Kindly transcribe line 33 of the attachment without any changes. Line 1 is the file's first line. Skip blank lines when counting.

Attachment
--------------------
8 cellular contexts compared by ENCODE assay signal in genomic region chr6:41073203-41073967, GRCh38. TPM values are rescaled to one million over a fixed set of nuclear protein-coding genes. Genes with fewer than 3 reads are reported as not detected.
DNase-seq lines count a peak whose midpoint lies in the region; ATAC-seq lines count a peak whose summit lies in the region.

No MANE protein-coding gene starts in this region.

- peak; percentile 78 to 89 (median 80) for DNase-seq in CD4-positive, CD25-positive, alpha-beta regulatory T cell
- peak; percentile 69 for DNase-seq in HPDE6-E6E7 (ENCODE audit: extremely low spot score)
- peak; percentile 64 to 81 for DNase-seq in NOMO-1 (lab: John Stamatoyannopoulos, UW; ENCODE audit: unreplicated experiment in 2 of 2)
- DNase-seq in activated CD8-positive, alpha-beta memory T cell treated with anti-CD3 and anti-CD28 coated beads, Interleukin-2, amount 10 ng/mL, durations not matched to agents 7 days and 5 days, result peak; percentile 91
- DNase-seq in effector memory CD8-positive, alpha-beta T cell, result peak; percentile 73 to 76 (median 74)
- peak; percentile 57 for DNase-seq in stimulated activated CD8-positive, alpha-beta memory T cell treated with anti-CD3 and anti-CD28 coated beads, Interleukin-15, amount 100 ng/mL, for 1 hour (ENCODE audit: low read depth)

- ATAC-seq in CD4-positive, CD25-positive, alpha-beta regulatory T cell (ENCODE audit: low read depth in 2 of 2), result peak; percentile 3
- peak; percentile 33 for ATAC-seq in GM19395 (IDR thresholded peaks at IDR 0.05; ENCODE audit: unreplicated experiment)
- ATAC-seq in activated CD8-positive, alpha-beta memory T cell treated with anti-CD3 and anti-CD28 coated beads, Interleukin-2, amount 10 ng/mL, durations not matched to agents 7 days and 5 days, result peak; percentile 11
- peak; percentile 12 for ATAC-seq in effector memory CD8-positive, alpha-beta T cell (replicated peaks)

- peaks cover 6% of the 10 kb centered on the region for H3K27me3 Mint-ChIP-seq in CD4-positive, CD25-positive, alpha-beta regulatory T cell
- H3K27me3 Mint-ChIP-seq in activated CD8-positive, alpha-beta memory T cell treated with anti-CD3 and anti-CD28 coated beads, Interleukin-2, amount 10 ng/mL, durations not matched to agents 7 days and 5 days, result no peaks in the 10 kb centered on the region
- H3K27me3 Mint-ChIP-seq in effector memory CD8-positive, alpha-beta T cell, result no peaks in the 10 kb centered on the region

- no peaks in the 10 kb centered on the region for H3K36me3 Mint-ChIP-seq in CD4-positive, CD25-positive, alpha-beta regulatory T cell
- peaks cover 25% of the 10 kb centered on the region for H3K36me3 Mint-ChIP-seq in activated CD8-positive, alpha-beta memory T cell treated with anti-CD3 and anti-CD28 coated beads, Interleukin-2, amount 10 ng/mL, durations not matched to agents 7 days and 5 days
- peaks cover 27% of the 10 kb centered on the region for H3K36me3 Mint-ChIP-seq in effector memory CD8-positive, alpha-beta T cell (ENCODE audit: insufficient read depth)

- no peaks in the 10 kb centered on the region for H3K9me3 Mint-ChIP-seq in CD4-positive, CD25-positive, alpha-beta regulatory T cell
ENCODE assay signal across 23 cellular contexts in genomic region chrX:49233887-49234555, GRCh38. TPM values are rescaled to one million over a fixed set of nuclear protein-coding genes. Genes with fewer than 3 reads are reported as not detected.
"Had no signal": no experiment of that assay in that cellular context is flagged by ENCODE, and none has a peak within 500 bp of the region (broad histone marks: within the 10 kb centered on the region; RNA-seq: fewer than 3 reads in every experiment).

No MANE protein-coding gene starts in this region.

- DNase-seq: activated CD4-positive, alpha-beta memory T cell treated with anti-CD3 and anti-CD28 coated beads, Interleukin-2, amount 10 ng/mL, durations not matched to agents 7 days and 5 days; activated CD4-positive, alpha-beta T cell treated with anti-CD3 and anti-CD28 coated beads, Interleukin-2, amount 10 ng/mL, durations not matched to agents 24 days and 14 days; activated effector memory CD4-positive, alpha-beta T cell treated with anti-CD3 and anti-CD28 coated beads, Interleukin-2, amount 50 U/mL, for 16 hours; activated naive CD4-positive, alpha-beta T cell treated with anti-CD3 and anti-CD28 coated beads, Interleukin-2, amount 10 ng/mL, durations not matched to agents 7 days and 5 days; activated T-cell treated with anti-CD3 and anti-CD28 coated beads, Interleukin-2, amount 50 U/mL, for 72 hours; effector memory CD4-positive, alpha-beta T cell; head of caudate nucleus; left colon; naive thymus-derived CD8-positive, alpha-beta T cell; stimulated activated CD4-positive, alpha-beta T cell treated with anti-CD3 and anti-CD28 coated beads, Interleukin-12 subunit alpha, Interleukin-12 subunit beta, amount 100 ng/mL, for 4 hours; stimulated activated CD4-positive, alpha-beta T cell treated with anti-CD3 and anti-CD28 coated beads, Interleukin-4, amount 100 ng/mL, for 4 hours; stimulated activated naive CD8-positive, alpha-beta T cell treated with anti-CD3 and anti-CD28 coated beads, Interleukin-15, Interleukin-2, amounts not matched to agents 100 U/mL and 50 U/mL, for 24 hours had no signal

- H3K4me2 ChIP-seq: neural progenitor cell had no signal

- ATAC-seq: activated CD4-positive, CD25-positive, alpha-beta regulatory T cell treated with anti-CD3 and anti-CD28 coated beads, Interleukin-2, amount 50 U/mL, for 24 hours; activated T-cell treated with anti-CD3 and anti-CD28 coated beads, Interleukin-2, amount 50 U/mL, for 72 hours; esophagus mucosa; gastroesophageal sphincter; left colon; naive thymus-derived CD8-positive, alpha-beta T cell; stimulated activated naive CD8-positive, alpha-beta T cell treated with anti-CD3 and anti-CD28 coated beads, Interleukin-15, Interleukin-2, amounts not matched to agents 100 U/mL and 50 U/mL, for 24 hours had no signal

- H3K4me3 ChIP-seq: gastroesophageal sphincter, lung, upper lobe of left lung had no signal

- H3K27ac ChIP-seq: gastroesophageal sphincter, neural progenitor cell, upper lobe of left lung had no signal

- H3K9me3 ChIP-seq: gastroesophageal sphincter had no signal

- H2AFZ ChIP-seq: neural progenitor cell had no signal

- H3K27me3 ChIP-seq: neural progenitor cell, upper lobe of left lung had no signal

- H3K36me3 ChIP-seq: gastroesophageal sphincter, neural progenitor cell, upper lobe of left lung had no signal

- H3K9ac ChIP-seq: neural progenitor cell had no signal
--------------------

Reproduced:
- H3K9ac ChIP-seq: neural progenitor cell had no signal